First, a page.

I had always thought that freedom was just another word for nothing left to lose. But then I read an interview with Venrez (the artist formerly known as Steven Berez) while getting together some information for this review of Sell the Lie, the debut album of the band he fronts, also conveniently named Venrez—Venrez it turns out combines the last syllable of Steven’s first name with the last syllable of his last name. The interviewer asks him what he meant by the line “freedom’s just a state of mind” in the album’s title song. It means, Venrez answers, “that we control how we think and feel. No one can make us feel anything. We have the choice to be the cause or the reaction.”
Nice answer, and not as pithy perhaps, but clearly more political in a song that takes aim at the powers that be and their attempt to control the message. “Sell the Lie” is the kind of song that could appeal to both Occupy Wall Street protestors and Tea Party patriots, depending on whom you think is doing the selling—big corporations or overreaching government. In the interview, Venrez talks about “corporate monsters,” but big government would do just as well for his message. Especially as many would argue that there isn’t much difference between the two. Politics aside, “Sell the Lie” is a rocker with roots in the ’70s with an infectious hook that drives home its message.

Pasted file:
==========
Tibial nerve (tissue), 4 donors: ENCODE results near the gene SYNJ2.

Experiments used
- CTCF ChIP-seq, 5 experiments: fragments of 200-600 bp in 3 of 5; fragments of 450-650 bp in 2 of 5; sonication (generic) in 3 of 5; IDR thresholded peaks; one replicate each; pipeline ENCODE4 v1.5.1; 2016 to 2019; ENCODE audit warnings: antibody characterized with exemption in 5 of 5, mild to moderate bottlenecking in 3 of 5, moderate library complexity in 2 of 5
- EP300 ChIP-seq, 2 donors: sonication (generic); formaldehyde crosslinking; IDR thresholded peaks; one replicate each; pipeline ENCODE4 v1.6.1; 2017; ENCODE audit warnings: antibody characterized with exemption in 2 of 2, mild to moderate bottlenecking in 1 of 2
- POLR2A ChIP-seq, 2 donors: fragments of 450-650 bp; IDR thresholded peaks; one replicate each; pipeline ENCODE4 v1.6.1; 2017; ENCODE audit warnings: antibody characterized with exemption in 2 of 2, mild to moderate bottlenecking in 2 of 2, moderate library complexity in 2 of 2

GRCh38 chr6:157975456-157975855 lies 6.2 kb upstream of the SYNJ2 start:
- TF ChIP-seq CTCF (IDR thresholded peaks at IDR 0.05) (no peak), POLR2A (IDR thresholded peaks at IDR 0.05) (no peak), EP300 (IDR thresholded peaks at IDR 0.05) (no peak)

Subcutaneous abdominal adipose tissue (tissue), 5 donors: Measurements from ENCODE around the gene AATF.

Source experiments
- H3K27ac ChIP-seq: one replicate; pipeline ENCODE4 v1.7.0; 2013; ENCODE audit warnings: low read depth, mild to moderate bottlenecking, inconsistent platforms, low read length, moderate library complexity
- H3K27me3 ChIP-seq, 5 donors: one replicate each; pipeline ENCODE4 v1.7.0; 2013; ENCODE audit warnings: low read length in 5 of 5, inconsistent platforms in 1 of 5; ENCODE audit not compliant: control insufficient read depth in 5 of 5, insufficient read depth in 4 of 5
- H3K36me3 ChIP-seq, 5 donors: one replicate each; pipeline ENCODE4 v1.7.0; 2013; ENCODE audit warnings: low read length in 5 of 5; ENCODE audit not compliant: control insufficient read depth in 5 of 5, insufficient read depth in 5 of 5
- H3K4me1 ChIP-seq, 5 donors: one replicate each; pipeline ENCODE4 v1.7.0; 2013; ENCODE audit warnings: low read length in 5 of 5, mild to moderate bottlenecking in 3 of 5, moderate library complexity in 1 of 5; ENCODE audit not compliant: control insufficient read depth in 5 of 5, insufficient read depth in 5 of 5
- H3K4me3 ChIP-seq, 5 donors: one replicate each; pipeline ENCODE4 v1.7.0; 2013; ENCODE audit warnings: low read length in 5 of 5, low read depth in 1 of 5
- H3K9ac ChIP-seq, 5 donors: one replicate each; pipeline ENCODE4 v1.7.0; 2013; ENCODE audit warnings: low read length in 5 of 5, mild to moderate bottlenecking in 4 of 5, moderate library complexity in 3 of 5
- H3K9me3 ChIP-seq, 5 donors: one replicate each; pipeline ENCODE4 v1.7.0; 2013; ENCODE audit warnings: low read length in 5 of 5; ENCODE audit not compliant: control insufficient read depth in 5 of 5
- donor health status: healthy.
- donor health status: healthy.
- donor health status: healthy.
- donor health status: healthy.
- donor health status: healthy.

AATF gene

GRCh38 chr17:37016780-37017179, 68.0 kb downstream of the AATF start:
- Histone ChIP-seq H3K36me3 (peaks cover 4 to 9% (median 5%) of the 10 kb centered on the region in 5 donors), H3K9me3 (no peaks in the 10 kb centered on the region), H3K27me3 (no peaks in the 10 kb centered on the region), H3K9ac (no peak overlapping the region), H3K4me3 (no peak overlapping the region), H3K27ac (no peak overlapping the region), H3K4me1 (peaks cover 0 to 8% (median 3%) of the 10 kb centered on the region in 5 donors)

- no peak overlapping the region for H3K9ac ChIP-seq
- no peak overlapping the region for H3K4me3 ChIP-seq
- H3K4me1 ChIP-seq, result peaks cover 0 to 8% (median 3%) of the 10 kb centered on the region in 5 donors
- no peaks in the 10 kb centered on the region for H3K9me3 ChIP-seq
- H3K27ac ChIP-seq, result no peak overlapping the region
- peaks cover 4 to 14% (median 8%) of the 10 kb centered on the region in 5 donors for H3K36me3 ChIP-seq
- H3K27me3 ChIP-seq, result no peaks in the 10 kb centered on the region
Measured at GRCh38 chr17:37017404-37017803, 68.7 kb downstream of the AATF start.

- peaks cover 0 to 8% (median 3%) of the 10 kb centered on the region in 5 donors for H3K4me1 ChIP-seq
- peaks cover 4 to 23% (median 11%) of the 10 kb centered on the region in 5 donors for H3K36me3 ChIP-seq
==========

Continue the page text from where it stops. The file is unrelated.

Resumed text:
Infectious hooks are a hallmark of the album’s songs in general, most of which were written by Venrez and Jason Womack (guitar, keys and backing vocals), and some with credit to Tommy “Joho” Johnson and bassist Mike Bradford. The one cover on the album is the Blind Faith/Steve Winwood classic “Can’t Find My Way Home.” In addition to Womack and Bradford, Venrez includes guitarist Alex Kane and Ed Davis on drums.
They like to take a key phrase, tie it to the hook, and let it rip. Take the album’s opening song, “Karma,” a very personal diatribe about betrayal: “Got no heart and still [?] no soul/What did you get from what you stole/Some things never go away.” The repetition is riveting. “Yesterday Has Gone” and “Melting,” which follow, do the same thing. “Don’t get caught up in the sorrow/Because yesterday has gone tomorrow,” in the former, while the chorus that begins “Got to be a better way to go” is featured in the latter. These are hooks that stay with you.
Asked for a phrase to describe the band’s musical style, Venrez always, it seems, a good interview, says “big rockalicious,” probably as good a descriptor as any. Put together some nice vocal harmonies with some dynamic guitar and if you want something stronger than rock, why not “rockalicious.” There are some softer moments, the beginning of the Blind Faith cover for example, and on “My Only Light,” the song that closes the album. Venrez explains that this song was based on a Civil War letter from Joshua Chamberlain. But other than a few changes of pace, this is a band that rocks. It’s a debut album that ought to get them quite a bit of attention.